Social Media is usually viewed as having the potential to expand an individual’s reach. However, individuals need to learn how to leverage that potential – whether their reasons are business or personal – and then decide if they want to do so.

Using social media becomes a highly selective and subjective process. You are “electronically” defined in many respects by your selection of social networks, groups, and searches. You further are catalogued as a certain type of participant if you choose to blog or not blog; post or not post; participate or remain stealth; share or not share information; join or not join book or movie or video sites; permit or do not permit promotional material to flow to you; and allow or not allow pop-ups, etc. 

Your ability to learn about any particular social media site is limited to that which is available online and to personal recommendations from others. You may select a site, or an app based on personal preferences. That simple choice of selection begins to define your preferences, permits advertisements to flow to you, and enables others to make quick decisions regarding you.  Selecting the newest media may identify you as one who prefers to stay current with social media trends, while not adopting a major social media site may identify you as not concerned with current technology advances. Snap decisions are made based on your participation in groups, forums, instant messaging social media, or video-sharing.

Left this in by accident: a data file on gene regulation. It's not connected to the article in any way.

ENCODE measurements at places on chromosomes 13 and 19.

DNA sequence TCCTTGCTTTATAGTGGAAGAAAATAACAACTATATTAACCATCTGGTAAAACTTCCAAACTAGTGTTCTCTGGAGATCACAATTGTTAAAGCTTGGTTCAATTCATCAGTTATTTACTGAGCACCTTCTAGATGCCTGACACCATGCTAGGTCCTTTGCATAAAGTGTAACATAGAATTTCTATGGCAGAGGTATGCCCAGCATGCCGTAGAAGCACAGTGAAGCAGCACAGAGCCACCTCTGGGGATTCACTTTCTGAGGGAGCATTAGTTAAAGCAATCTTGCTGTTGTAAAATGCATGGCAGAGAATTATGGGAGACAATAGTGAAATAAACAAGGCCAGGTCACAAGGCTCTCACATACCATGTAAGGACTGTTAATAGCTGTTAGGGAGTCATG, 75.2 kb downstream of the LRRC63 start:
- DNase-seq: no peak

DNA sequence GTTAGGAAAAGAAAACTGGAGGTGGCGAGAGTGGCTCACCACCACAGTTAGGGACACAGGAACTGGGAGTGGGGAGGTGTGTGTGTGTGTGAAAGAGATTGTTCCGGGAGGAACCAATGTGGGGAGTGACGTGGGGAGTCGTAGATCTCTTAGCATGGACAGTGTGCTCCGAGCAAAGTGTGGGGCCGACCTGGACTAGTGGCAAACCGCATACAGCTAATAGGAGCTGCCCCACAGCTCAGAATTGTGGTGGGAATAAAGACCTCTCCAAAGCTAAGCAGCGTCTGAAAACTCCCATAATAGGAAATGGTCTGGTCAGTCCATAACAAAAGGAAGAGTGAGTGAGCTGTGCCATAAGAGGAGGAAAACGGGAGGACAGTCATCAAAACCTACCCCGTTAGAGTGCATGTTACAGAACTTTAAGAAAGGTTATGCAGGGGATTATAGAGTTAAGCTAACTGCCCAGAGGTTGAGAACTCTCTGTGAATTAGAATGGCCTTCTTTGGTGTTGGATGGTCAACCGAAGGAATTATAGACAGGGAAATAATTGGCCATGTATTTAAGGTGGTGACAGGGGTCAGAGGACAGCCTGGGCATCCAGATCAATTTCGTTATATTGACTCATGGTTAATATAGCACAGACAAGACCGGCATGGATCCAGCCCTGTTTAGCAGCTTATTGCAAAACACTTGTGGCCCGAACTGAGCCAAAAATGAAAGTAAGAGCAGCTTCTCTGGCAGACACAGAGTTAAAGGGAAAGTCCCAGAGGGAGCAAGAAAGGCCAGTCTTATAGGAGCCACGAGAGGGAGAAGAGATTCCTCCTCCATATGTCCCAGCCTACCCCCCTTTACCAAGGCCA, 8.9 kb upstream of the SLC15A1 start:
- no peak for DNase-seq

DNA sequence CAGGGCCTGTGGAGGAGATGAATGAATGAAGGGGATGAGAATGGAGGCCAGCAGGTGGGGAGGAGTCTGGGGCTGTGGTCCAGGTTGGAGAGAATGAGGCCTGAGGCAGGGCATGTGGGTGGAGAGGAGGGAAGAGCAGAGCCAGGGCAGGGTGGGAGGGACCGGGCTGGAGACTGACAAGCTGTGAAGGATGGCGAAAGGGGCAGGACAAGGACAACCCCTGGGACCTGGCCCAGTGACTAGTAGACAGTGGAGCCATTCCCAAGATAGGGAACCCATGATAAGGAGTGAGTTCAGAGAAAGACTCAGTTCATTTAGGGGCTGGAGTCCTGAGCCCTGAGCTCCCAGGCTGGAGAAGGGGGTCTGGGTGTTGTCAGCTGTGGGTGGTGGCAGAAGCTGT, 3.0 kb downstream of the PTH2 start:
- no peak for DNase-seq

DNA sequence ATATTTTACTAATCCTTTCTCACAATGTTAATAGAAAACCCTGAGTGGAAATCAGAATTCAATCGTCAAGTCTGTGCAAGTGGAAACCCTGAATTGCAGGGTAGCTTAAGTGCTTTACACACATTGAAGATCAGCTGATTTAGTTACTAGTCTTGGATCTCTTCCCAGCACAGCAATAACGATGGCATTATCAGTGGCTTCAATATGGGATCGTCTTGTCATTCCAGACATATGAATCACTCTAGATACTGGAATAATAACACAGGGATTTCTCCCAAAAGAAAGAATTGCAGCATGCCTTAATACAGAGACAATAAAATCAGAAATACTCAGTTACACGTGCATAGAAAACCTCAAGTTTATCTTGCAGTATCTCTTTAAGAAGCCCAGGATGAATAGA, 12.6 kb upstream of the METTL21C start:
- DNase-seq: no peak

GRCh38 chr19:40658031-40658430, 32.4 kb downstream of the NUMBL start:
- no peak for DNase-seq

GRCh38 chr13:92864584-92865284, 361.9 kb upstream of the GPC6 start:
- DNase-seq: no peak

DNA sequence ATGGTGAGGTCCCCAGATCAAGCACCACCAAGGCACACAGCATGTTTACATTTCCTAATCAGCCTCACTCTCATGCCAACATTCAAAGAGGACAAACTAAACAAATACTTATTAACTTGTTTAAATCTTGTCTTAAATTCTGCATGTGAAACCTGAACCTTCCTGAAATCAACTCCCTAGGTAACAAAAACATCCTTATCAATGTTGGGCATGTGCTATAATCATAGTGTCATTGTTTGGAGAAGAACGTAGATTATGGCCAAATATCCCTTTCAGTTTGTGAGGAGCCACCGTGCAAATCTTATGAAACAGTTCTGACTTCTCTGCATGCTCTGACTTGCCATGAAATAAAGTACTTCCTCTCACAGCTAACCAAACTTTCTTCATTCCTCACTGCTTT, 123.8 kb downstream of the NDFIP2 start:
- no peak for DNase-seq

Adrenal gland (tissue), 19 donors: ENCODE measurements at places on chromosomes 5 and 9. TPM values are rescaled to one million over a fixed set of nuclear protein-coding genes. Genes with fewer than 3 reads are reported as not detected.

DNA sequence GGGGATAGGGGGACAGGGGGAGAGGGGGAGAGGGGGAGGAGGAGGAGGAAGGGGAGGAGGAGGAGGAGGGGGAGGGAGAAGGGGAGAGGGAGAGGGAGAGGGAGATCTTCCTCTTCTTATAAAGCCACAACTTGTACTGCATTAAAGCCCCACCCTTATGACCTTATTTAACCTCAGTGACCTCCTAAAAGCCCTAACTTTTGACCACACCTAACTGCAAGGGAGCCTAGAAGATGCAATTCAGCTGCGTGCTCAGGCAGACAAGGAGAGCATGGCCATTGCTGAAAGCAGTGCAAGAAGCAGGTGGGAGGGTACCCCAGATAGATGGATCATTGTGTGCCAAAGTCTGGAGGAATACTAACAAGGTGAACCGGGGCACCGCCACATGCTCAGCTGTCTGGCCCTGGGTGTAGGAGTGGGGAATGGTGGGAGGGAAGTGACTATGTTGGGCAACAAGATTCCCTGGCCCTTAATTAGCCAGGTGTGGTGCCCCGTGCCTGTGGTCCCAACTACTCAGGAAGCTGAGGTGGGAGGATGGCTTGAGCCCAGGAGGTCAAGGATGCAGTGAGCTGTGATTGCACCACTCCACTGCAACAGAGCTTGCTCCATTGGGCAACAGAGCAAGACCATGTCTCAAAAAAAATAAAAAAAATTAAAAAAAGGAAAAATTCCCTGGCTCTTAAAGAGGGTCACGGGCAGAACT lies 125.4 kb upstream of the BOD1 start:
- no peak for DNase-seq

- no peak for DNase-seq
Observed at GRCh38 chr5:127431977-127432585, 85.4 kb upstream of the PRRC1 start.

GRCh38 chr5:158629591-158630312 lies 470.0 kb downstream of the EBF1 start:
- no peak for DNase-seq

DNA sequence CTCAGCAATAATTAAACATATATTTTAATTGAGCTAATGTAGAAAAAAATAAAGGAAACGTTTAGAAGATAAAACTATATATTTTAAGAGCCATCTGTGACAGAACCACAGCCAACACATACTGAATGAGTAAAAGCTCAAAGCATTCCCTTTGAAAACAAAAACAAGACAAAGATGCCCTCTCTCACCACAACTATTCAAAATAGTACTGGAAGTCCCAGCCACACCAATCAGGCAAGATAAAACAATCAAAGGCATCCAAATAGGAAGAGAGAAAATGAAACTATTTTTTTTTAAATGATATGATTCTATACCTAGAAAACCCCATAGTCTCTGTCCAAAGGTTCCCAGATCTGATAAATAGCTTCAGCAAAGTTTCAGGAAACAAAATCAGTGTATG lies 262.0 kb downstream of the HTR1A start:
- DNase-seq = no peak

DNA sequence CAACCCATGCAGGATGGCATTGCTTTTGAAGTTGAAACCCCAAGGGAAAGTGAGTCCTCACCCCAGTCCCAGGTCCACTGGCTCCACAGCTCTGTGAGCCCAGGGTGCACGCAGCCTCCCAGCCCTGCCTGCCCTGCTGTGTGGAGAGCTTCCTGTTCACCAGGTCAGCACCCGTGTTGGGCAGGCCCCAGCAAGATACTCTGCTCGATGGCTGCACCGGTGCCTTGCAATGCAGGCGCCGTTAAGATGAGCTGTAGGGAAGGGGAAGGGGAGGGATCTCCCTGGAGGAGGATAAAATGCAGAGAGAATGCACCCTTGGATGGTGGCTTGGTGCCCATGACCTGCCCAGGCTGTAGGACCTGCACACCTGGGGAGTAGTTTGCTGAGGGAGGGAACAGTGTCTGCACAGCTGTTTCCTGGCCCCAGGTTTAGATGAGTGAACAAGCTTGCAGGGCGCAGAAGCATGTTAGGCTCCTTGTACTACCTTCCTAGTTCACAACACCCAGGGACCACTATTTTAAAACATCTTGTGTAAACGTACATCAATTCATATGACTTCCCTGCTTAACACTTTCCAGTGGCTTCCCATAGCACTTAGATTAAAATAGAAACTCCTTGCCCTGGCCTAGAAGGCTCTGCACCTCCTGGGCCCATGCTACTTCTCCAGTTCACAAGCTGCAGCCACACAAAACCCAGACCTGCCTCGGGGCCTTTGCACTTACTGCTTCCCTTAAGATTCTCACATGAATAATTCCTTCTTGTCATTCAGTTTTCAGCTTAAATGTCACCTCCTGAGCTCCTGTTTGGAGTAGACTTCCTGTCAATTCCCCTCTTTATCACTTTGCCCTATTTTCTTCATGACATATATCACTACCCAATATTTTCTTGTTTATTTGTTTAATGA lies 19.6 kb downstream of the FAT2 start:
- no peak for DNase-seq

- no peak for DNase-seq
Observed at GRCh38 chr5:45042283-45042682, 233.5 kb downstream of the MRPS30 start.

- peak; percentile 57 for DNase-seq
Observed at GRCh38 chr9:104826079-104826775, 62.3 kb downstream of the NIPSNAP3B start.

Just as your choice of words verbally has an effect on the perception of you, so do the words that you choose to use online or in email. Whatever you do and whatever you write becomes a trail and a clue as to who you are, what you like or dislike, and what your attitudes are toward technology and electronic communication.

Social Media is limiting by your selection. If you choose to use one search engine, you are, by default, limiting the results to that one engine. If you select one place to manage your music, you are limiting the options to manage your music to that one site. If you choose to join only one or two of the major social media network sites, you have limited yourself. If you join groups, and post a message on one topic and not another, you are limiting knowledge about you that readers might have otherwise gleaned from your postings. You limit yourself every day in your social media pursuits.

Your decisions to participate will limit you while at the same time provide you with expanded visibility–an irony inherent to the concept of social media.

What is your buzz about?